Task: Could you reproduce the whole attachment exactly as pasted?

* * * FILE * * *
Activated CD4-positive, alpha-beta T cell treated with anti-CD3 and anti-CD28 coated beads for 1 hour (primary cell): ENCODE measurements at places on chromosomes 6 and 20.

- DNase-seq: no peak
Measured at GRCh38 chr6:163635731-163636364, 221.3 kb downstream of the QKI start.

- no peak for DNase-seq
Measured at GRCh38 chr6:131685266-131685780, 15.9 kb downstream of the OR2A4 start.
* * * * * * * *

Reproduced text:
Activated CD4-positive, alpha-beta T cell treated with anti-CD3 and anti-CD28 coated beads for 1 hour (primary cell): ENCODE measurements at places on chromosomes 6 and 20.

- DNase-seq: no peak
Measured at GRCh38 chr6:163635731-163636364, 221.3 kb downstream of the QKI start.

- no peak for DNase-seq
Measured at GRCh38 chr6:131685266-131685780, 15.9 kb downstream of the OR2A4 start.